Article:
Antiplatelet agents include aspirin, nonsteroidal anti-inflammatory drugs (NSAIDs) and thienopyridines, such as clopidogrel. Although aspirin and clopidogrel are typically used for patients with preexisting coronary, cerebral, or peripheral vascular disease for maintaining vessel patency and reducing event risk, they also increase the risk of postoperative bleeding. For most patients, short-term discontinuation of these agents perioperatively does not lead to increased adverse outcomes; therefore, it is reasonable to discontinue them 7 to 10 days before elective surgery. One important exception to the risk equation is when patients have a recently placed drug-eluting stent in a coronary artery or arteries. Patients with paclitaxel-eluting stents should continue to take combination aspirin and clopidogrel for a minimum of 3 months, whereas patients with sirolimus-eluting stents should continue taking combination therapy for no less than 6 months. Premature discontinuation of antiplatelet agents tremendously increases the risk for early and late stent thrombosis, which has a case fatality rate of 45% and a 70% rate of myocardial infarction. Therefore, elective surgery should be deferred at least 6 months in this patient population if at all possible, until more data surrounding the perioperative management of drug-eluting stents become available.
Tight glycemic control in the perioperative period is clearly associated with reductions in mortality and length of critical care unit stay, as well as reductions in wound infections and complications in cardiac surgery patients. However, many clinicians fear the possibility of perioperative hypoglycemic events given the variable caloric intake and disruption of anabolic and catabolic processes surrounding major surgery.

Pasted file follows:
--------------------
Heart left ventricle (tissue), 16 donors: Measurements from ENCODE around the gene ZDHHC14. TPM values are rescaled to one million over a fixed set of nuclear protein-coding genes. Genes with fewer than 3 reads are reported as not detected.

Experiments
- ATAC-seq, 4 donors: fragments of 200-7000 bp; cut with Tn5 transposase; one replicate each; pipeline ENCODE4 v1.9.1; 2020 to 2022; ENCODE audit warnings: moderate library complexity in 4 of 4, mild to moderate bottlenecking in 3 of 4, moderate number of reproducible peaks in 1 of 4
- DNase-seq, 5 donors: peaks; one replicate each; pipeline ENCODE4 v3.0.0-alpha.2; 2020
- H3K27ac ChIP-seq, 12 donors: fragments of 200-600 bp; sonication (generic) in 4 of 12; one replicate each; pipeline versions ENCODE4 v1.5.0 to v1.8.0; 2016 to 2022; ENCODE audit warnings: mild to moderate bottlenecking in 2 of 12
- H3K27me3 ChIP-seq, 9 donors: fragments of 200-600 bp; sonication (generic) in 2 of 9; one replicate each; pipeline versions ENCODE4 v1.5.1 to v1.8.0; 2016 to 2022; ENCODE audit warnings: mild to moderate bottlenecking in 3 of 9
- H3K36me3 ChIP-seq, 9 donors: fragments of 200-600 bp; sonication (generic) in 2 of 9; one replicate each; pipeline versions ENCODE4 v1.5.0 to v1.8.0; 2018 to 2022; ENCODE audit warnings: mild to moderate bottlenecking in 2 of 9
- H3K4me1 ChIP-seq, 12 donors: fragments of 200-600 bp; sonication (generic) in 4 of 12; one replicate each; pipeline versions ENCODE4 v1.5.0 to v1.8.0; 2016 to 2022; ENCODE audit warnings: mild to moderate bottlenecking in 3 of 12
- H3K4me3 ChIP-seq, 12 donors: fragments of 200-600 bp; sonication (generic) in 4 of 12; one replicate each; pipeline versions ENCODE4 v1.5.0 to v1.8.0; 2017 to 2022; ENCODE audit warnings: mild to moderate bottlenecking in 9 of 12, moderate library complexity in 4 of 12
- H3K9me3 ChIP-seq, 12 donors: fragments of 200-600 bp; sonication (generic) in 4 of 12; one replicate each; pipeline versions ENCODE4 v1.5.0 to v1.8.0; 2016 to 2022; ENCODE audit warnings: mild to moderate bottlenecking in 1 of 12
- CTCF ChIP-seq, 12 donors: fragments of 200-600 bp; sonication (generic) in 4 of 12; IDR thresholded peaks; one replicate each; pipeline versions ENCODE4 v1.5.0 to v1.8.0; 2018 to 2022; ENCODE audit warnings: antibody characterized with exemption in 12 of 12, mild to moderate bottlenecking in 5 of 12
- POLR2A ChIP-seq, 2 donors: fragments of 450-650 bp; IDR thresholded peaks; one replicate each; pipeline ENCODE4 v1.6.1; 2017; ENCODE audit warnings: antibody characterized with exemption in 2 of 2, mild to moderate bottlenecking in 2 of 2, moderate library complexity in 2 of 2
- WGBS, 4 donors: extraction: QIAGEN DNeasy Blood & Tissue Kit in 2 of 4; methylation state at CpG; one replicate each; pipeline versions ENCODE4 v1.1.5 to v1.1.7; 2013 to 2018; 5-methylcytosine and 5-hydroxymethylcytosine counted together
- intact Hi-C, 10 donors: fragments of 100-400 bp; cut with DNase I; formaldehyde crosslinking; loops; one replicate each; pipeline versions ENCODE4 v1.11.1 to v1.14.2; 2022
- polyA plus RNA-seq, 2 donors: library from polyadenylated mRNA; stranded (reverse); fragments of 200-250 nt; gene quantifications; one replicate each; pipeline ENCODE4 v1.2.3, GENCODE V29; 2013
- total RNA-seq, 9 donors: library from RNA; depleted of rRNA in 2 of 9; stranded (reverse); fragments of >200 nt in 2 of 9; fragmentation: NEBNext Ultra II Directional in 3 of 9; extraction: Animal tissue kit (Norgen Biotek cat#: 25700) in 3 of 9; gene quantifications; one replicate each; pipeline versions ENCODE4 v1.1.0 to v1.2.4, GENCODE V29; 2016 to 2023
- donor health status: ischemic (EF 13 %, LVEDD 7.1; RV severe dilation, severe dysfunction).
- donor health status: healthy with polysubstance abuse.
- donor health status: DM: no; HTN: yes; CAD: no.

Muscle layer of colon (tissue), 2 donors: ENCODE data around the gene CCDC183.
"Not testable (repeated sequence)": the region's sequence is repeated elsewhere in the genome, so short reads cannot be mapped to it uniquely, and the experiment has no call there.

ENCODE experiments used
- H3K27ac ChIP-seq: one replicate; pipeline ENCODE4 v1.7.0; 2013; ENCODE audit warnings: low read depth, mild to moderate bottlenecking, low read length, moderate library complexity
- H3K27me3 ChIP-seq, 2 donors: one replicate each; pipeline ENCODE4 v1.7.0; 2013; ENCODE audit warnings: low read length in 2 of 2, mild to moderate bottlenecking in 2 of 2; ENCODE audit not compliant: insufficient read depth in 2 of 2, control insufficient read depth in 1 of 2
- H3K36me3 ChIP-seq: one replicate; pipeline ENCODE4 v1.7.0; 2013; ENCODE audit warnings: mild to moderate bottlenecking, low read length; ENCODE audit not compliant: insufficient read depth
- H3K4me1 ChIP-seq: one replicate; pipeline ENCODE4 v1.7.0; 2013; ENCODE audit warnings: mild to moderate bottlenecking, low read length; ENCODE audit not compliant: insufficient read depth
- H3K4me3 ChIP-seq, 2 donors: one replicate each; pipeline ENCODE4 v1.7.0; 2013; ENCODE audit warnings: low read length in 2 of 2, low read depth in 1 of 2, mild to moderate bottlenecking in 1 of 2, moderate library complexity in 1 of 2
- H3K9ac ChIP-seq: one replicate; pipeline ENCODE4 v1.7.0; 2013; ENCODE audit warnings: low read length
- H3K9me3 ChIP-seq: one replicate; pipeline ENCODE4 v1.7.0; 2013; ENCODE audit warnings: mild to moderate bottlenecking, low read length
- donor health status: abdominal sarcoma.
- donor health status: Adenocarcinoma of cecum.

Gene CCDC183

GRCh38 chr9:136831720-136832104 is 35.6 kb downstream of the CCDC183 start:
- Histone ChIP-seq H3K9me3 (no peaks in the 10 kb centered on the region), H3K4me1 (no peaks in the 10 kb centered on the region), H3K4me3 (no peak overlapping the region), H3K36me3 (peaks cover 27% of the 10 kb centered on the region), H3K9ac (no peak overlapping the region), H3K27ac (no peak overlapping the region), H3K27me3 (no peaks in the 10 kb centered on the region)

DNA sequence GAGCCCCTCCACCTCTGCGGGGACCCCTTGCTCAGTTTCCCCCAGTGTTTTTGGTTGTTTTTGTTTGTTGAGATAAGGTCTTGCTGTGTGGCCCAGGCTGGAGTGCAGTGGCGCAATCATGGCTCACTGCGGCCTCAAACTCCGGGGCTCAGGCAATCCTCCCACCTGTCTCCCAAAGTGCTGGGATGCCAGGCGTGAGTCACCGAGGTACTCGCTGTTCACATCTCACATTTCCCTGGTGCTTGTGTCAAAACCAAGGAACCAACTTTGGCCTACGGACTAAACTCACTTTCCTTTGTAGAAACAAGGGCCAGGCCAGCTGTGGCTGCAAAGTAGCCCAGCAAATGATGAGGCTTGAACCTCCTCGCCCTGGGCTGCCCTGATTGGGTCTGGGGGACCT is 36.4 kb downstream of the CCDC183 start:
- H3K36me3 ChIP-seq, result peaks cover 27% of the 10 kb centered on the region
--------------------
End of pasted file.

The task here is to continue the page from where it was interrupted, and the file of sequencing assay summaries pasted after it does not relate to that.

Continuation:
Patients taking intermediate-acting insulin should take at least one half to two thirds of their evening dose the night before and on the morning of surgery, because approximately one half of insulin is used for non-nutrient metabolic needs. Full-dose intermediate or long-acting insulin (such as glargine) should be considered. Insulin coverage should be anticipatory and dosed for basal coverage with long-acting and intermediate-acting agents and mealtime doses with additional units for coverage as needed with short-acting or ultrashort-acting insulin. Sliding scale insulin alone is insufficient and has been shown to lead to unacceptable rates of both hyper- and hypoglycemia. Insulin administration should also mirror the route and frequency of nutrient intake; continuous feedings require more continuous insulin administration (such as with an insulin drip or long-acting subcutaneous agent), whereas intermittent feedings require intermittent insulin doses for mealtimes or bolus feedings.
Herbal medications are used by up to one third of patients undergoing surgery. These agents are often perceived by the public as being natural and therefore completely safe; however, they have no FDA regulation because they are considered food supplements, and they can contain varying amounts of the active ingredient, among other compounds. On the other hand, prescription medicines are often perceived as artificial and therefore less safe, despite rigorous standards from the FDA for dosing and safety. Clinicians must specifically inquire about herbal preparations and over-the-counter medications, because many patients do not even consider these to be medications. These agents should be discontinued at least 1 week before surgery, preferably 2 weeks.
Psychiatric medications should be continued perioperatively, because decompensation of psychiatric conditions should be avoided if possible. Agents such as selective serotonin reuptake inhibitors, the newer serotonin-norepinephrine reuptake inhibitors, and benzodiazepines are safe to continue. Some concern exists for perioperative arrhythmias in conjunction with tricyclic antidepressants, but the literature does not support this concern. Monoamine oxidase inhibitors are used much less commonly now, but they still are used for refractory depressive disorders. These agents lead to an accumulation of biogenic amines in the central nervous system, which can lead to a hypertensive crisis if used with indirect sympathomimetics or can lead to a serotonin-like syndrome when used with meperidine or dextromethorphan. However, anesthesia may be performed safely if meperidine is avoided and only direct-acting sympathomimetics such as phenylephrine are used.